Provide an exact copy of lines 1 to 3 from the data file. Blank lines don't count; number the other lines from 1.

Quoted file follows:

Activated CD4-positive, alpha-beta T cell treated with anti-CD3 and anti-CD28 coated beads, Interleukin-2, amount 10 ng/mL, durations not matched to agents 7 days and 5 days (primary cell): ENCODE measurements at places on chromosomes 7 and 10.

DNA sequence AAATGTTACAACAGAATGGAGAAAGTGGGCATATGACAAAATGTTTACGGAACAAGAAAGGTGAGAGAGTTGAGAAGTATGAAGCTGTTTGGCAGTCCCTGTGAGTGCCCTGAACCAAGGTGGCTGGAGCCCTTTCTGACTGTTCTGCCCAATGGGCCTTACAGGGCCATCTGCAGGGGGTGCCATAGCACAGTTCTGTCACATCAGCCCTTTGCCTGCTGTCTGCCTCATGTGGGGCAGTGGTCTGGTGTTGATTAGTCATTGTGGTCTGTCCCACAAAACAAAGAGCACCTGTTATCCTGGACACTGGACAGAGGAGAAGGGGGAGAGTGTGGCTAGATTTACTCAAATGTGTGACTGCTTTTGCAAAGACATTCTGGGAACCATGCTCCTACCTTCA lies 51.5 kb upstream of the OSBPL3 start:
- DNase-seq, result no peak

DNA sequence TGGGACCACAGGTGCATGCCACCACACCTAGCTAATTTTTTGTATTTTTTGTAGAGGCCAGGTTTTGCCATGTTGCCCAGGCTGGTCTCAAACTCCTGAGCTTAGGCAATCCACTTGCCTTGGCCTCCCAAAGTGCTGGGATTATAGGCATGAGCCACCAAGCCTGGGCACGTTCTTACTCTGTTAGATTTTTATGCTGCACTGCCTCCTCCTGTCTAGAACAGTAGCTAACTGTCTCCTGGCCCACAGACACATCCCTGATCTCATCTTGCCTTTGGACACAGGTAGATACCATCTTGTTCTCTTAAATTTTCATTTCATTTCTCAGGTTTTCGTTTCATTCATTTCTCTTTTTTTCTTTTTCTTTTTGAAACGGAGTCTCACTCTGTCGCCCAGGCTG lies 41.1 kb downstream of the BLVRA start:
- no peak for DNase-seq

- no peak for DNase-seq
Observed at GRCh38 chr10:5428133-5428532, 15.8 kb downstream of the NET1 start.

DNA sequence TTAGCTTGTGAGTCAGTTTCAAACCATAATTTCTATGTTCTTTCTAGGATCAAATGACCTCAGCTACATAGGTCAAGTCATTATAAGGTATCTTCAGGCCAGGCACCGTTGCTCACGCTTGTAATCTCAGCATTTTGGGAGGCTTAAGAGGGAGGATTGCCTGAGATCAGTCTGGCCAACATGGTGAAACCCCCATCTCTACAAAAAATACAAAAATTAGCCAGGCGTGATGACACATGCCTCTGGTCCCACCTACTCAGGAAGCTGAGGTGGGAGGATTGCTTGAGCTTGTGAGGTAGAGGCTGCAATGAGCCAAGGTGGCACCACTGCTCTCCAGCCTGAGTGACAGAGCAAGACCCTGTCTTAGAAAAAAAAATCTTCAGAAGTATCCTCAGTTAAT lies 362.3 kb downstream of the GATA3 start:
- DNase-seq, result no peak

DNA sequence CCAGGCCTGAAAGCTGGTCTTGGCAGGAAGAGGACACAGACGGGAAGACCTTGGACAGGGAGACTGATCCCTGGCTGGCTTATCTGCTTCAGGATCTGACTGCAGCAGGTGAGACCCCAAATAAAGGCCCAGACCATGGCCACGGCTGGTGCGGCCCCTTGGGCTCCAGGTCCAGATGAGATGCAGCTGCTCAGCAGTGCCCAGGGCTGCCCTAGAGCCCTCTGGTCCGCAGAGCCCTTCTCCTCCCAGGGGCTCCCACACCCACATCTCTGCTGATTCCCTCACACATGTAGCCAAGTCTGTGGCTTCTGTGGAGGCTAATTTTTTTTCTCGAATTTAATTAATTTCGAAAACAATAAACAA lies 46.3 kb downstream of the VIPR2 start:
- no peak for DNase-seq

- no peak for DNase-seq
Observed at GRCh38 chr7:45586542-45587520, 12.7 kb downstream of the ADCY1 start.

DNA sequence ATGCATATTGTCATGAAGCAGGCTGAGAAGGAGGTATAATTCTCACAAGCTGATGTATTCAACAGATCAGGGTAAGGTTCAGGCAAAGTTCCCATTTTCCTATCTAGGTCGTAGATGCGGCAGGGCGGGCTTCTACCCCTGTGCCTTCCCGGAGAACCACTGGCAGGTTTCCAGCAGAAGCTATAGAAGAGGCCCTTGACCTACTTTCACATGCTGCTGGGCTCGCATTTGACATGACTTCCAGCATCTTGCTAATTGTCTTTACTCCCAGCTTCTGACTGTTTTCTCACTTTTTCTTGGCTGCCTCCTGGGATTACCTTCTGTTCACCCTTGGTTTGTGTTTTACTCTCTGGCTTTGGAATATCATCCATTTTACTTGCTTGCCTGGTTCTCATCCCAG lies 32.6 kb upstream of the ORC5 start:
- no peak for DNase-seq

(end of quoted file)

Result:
Activated CD4-positive, alpha-beta T cell treated with anti-CD3 and anti-CD28 coated beads, Interleukin-2, amount 10 ng/mL, durations not matched to agents 7 days and 5 days (primary cell): ENCODE measurements at places on chromosomes 7 and 10.

DNA sequence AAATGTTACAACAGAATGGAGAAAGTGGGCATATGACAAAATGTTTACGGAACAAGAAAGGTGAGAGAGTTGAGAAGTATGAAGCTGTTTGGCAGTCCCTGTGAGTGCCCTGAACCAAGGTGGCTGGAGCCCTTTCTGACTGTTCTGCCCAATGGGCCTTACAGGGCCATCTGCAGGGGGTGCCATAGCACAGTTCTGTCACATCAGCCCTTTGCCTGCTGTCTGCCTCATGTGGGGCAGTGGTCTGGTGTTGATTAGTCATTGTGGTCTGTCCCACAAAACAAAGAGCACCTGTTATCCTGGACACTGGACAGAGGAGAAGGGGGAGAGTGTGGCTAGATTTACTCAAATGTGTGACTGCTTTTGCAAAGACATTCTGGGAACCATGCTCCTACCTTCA lies 51.5 kb upstream of the OSBPL3 start:
- DNase-seq, result no peak